Parvocellular and magnocellular visual processing in spinocerebellar degeneration and Parkinson's disease: An event-related potential study

Kenji Arakawa, Shozo Tobimatsu, Motohiro Kato, Jun-Ichi Kira

Research output: Contribution to journalArticle

18 Citations (Scopus)

Abstract

Objective: We recorded event-related potentials (ERPs) using appropriate visual stimuli to establish a non-invasive method that separately investigates the parvocellular (P) and magnocellular (M) visual functions, and to evaluate the visual function in spinocerebellar degeneration (SCD) and Parkinson's disease (PD). Methods: Eight SCD and 10 PD patients were compared with 11 age-matched control subjects. In the P-task, subjects were required to discriminate equiluminant red (frequent) and green (rare) random dots. In the M-task, moving random dots on a rotating cylinder (frequent) and those moving irregularly (rare) were discriminated. Results: Control subjects showed an endogenous positive component at 400 ms (P400(p)) with an early exogenous negative potential (N160(p)) in the P-task. In the M-task, N160(m) and P400(m) were recorded. A deuteranope lacked P400(p) with normal P400(m). In SCD, P400(p) latency and N160(p)-P400(p) interval were increased with normal N160(p) latency. N160(m) latency was also increased while N160(m)- P400(m) interval was normal. In PD, there were no significant changes in the P-task but P400(m) latency was increased with normal N160(m) latency. Conclusions: SCD patients may have not only abnormal higher processing in the P-pathway but abnormal fundamental processing in the M-pathway. PD may have impaired higher processing of the M-pathway with the preserved P-function.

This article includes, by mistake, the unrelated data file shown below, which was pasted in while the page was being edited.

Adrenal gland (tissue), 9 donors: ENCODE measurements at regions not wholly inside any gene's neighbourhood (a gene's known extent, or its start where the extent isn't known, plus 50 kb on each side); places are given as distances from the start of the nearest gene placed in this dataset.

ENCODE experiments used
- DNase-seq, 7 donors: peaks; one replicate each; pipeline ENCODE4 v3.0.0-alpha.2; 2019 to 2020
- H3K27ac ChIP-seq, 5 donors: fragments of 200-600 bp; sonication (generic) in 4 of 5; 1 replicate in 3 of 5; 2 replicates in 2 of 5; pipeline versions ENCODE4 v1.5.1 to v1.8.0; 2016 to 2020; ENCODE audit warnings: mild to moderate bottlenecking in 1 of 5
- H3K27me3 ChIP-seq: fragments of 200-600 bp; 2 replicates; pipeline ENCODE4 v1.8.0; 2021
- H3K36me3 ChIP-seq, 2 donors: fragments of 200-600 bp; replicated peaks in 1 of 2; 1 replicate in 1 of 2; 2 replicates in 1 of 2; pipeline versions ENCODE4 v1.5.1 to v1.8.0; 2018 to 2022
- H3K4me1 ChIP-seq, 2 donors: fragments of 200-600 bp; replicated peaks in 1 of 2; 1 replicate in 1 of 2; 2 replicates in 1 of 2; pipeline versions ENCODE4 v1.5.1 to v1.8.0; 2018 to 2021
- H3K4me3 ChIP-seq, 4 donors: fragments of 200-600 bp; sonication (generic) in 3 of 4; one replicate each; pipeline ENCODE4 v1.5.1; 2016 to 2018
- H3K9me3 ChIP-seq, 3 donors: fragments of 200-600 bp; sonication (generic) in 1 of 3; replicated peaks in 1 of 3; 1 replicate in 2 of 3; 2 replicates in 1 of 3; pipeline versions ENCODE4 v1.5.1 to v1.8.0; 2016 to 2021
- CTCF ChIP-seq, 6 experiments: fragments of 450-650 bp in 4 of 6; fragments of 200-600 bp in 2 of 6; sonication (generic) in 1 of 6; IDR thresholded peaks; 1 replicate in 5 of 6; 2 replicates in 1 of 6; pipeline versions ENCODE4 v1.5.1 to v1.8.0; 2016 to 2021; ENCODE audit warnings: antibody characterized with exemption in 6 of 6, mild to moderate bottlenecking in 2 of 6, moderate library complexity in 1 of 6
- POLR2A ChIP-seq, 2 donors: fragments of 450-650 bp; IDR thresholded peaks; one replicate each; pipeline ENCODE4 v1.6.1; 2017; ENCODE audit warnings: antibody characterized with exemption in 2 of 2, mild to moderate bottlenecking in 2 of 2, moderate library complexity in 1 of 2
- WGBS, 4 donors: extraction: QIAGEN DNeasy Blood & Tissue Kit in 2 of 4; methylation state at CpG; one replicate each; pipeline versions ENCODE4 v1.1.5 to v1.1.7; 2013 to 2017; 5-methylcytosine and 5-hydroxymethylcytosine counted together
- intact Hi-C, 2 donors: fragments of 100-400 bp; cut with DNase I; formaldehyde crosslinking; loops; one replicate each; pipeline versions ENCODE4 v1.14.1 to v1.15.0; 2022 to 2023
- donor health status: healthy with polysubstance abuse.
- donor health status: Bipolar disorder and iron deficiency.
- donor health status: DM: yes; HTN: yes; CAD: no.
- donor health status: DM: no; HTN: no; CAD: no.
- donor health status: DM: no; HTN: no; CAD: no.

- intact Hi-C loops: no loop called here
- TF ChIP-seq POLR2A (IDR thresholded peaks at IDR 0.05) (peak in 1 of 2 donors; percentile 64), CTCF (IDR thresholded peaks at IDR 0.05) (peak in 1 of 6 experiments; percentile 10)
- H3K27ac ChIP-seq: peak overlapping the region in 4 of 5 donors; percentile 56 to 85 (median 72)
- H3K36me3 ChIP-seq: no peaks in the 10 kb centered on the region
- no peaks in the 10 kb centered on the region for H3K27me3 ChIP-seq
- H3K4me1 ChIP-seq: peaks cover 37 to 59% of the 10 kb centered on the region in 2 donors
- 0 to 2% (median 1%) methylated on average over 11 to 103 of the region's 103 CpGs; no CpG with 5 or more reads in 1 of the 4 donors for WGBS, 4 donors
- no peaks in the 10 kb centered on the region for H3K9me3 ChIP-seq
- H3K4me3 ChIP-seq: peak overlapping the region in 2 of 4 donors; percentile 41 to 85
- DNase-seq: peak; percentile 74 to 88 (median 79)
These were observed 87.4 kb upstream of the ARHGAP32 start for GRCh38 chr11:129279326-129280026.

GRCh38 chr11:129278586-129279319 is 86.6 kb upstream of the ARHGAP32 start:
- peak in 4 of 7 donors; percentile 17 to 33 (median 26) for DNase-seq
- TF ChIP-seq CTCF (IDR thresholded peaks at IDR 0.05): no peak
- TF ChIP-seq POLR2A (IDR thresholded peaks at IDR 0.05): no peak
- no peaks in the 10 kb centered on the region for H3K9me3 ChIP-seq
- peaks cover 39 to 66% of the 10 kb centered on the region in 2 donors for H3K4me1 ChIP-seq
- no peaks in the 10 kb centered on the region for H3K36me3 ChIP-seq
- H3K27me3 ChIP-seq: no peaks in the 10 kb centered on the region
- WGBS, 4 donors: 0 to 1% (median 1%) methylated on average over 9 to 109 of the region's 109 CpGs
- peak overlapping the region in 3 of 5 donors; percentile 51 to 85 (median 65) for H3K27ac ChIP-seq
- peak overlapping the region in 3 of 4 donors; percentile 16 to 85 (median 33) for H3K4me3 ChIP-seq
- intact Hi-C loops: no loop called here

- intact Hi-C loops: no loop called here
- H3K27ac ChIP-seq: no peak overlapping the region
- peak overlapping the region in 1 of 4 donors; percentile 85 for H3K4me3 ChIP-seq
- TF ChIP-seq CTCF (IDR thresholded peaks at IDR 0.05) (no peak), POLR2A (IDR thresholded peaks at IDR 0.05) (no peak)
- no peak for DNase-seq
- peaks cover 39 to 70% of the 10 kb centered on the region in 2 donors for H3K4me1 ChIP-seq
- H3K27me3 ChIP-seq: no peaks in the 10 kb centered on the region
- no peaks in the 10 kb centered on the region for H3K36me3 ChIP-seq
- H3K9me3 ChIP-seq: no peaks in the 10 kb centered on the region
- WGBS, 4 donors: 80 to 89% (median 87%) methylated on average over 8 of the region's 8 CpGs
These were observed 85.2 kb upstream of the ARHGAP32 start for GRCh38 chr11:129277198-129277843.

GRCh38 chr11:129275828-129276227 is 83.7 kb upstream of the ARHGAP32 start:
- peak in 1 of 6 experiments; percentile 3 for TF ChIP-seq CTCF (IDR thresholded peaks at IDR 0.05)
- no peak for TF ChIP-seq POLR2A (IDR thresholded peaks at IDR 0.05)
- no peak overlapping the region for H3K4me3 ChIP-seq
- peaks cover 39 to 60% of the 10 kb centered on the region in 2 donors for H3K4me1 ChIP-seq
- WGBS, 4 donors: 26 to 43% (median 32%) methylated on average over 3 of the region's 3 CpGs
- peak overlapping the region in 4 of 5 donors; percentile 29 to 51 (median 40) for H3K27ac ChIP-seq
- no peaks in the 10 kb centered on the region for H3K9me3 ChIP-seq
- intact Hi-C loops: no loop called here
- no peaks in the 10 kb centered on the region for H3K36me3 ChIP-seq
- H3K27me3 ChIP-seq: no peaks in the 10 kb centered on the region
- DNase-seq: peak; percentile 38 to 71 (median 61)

Original languageEnglish
Pages (from-to)1048-1057
Number of pages10
JournalClinical Neurophysiology
Volume110
Issue number6
DOIs
Publication statusPublished - Jun 1 1999

All Science Journal Classification (ASJC) codes

  • Sensory Systems
  • Neurology
  • Clinical Neurology
  • Physiology (medical)

Fingerprint Dive into the research topics of 'Parvocellular and magnocellular visual processing in spinocerebellar degeneration and Parkinson's disease: An event-related potential study'. Together they form a unique fingerprint.

  • Cite this